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How LSAC Calculates Your GPA

You’re applying to a number of law schools. But you’ve noticed that there are different versions on how LSAC has been calculating your GPA.

Daniel Waldman, a contributor at US News and admissions consultant at Stratus Admissions Counseling, recently discussed LSAC’s policies on GPA averages.

“There are a lot of intricacies and conflicting accounts out there, and many are just a result of conjecture or speculation.,” Waldman writes.

How Much Is An A+ Worth?

The most common question Waldman says he receives is whether an A+ is converted to a 4.33 or a 4.0.

Despite what many people may think, LSAC actually converts an A+ to a 4.33.

“One reason for the assumption is fairness – some schools don’t have +/- grades, putting their students at a possible disadvantage,” Waldman writes. “Another is simply that even colleges that do hand out A+ grades count them as a 4.0 on their own transcripts.”


Generally speaking, Waldman says, pass-fail courses are excluded from LSAC’s calculation of your GPA. However, students should proceed with caution.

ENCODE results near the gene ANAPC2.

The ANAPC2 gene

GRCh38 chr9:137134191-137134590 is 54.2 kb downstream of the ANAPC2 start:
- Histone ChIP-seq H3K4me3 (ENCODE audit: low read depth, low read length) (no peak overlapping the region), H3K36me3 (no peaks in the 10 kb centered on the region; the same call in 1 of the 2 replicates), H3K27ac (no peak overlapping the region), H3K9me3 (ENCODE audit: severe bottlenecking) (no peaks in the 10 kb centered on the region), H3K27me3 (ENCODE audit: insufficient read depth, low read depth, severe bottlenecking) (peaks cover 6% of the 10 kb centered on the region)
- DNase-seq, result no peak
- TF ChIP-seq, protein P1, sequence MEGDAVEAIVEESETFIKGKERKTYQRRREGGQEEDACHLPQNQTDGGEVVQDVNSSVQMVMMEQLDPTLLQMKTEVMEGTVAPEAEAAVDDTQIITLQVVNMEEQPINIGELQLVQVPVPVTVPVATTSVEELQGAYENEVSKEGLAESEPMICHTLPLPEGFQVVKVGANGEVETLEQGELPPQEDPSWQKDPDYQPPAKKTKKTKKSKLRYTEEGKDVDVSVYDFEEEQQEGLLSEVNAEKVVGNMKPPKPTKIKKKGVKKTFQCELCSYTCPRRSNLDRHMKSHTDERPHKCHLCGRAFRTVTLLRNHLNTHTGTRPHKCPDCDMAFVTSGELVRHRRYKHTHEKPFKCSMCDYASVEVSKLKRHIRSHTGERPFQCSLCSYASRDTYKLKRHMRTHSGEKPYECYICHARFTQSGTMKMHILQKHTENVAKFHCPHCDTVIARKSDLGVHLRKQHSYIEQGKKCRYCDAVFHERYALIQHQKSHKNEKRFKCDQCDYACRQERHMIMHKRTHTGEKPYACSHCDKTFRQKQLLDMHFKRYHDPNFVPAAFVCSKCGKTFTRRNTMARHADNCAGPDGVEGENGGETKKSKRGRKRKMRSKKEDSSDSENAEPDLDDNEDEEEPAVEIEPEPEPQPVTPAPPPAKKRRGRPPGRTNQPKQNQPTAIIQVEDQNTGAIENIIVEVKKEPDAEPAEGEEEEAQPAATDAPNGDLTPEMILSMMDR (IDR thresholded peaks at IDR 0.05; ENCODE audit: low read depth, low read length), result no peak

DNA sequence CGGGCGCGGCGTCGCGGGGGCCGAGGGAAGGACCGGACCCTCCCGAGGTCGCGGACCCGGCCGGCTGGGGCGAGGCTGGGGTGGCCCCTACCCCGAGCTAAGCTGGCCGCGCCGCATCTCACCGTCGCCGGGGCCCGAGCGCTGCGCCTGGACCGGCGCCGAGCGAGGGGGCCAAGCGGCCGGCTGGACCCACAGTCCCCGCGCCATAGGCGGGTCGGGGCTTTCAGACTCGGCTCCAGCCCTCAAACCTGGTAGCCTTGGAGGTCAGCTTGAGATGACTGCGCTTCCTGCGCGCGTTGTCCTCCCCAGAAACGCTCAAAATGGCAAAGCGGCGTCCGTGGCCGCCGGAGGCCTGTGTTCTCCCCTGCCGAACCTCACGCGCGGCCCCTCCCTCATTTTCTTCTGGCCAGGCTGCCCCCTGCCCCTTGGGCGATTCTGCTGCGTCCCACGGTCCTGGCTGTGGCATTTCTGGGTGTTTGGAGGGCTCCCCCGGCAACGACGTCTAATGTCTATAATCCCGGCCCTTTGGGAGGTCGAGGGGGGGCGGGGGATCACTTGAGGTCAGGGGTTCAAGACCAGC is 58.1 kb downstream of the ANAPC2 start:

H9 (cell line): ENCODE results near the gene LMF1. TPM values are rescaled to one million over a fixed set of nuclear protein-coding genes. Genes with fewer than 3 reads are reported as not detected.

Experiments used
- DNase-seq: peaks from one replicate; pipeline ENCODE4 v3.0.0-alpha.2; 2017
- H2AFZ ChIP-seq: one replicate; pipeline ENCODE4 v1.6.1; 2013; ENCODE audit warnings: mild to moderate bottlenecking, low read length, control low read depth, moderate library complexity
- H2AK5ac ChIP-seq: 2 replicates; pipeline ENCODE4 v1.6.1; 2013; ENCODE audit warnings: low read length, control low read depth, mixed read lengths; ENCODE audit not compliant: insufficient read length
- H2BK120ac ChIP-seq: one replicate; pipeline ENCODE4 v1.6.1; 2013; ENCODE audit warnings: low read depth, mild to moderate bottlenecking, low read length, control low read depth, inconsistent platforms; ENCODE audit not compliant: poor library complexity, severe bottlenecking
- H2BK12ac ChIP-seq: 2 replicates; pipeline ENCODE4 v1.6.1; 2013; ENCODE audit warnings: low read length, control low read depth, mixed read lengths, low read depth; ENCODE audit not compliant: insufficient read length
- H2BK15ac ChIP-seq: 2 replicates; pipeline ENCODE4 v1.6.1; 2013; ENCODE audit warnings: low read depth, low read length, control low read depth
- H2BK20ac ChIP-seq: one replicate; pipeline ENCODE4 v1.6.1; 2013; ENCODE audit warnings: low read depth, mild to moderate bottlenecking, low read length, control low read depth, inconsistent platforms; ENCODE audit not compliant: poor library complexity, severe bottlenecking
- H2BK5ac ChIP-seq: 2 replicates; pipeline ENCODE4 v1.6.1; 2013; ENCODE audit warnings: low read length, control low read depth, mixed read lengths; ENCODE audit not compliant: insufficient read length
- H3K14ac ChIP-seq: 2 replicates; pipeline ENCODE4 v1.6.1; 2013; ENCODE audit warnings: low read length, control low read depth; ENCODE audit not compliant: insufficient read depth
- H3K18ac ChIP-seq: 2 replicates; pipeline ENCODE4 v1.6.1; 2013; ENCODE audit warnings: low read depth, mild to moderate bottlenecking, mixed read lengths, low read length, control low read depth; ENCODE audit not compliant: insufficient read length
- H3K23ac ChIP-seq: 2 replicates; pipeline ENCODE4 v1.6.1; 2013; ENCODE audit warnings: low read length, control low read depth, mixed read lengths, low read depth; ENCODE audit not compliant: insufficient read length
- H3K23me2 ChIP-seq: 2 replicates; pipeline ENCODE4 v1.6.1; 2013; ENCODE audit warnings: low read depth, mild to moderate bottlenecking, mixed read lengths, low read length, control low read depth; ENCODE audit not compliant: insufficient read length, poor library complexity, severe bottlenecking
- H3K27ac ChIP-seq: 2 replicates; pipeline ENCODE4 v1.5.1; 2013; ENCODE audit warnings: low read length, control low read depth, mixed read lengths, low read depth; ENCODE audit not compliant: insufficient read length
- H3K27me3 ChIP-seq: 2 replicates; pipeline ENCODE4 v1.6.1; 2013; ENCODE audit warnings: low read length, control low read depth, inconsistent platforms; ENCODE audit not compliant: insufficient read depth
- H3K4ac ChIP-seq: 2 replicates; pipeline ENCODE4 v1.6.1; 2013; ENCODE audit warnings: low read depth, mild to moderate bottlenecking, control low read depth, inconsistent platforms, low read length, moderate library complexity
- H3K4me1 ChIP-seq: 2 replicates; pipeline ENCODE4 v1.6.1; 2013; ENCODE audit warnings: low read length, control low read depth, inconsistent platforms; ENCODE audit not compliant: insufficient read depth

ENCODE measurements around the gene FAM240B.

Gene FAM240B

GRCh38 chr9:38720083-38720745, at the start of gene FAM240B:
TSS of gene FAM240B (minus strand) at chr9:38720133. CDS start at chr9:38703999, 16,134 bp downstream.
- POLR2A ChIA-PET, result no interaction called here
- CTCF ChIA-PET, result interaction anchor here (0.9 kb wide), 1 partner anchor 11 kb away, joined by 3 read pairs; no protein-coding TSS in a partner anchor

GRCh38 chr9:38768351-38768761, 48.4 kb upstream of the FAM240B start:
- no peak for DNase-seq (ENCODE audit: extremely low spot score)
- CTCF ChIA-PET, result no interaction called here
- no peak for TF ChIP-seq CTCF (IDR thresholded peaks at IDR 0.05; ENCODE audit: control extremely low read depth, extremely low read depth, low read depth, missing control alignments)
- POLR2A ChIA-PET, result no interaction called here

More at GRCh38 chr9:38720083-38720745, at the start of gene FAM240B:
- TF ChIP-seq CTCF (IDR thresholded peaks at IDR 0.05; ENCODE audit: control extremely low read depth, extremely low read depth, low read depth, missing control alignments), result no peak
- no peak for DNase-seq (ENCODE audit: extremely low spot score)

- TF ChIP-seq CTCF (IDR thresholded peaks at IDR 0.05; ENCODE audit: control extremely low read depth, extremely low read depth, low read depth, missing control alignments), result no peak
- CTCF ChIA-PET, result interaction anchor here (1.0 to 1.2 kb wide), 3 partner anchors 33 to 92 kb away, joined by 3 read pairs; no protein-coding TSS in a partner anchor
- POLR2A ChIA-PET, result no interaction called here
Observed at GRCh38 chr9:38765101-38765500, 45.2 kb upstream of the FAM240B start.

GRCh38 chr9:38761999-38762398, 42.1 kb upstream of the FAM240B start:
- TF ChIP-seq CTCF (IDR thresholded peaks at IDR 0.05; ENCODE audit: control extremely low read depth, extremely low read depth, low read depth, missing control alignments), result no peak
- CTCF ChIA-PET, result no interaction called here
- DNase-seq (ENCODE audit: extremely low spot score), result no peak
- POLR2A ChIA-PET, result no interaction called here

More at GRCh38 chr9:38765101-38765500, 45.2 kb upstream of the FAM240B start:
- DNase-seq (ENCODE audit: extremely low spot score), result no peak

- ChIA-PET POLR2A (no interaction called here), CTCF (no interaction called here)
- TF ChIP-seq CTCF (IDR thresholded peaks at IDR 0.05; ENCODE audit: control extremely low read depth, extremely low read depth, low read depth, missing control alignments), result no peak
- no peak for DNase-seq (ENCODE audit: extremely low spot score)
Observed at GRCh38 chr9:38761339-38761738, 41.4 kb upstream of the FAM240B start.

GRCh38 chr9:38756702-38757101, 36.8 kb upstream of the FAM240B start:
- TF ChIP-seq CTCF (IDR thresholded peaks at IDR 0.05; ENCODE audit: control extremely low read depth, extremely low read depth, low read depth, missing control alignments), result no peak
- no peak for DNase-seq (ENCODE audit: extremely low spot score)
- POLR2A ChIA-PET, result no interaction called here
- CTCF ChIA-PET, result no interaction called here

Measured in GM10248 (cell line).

“While a passing grade won’t do anything to impact your LSAC GPA, a failing grade will count as a 0,” Waldman writes.

The difficulty of your coursework makes a difference in admissions.

According to LSAC, “difficult or advanced undergraduate courses are often evaluated in a more favorable light than easier or less advanced subjects.”

While taking a difficult course as a pass-fail might seem like a wise strategy, Waldman warns that a number of law schools are suspicious about an applicant with too many pass-fail courses.

“In their mind, that student just took every remotely challenging class as pass-fail, making their GPA suspect at best and raising a red flag over their application,” he writes.

Sources: US News, LSAC